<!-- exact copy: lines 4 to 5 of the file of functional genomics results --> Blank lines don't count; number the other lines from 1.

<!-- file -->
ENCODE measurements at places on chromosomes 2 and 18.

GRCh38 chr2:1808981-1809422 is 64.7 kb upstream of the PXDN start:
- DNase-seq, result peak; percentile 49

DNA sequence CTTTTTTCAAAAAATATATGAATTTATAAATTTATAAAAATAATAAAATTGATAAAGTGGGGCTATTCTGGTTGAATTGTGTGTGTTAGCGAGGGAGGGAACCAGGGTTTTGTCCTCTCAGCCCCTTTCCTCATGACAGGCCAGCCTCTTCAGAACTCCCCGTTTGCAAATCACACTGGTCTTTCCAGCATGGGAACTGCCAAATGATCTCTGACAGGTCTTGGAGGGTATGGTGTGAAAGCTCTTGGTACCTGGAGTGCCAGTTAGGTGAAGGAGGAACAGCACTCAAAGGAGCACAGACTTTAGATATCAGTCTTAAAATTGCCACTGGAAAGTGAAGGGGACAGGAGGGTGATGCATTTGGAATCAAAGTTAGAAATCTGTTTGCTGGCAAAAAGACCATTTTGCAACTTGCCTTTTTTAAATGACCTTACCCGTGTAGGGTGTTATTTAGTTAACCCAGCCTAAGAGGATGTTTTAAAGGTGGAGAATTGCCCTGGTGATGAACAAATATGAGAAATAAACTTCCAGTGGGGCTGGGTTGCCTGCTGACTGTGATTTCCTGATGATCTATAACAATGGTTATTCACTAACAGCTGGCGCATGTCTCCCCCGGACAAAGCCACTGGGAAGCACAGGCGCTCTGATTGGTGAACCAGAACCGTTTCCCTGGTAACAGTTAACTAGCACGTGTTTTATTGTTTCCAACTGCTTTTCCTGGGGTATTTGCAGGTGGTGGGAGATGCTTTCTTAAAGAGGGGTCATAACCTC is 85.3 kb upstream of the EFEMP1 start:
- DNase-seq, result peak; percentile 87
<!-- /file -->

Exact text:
DNA sequence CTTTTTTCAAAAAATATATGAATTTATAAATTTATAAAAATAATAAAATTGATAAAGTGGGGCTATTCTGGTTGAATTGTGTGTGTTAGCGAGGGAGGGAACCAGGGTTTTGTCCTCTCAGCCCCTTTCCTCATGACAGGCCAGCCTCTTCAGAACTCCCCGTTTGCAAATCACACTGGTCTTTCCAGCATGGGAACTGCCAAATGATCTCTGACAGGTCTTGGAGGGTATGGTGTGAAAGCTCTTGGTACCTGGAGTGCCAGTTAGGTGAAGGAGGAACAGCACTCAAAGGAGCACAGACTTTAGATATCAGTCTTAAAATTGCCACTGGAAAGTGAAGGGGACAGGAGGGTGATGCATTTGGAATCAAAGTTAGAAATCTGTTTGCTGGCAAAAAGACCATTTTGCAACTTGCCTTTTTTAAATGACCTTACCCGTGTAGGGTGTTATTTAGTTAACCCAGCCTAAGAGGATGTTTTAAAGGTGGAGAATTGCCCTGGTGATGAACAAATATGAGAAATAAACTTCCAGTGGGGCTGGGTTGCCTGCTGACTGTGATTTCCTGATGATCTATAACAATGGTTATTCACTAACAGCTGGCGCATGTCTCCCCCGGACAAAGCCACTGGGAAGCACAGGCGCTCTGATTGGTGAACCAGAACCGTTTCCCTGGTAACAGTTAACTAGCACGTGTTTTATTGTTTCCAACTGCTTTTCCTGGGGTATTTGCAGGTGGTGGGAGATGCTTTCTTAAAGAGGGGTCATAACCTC is 85.3 kb upstream of the EFEMP1 start:
- DNase-seq, result peak; percentile 87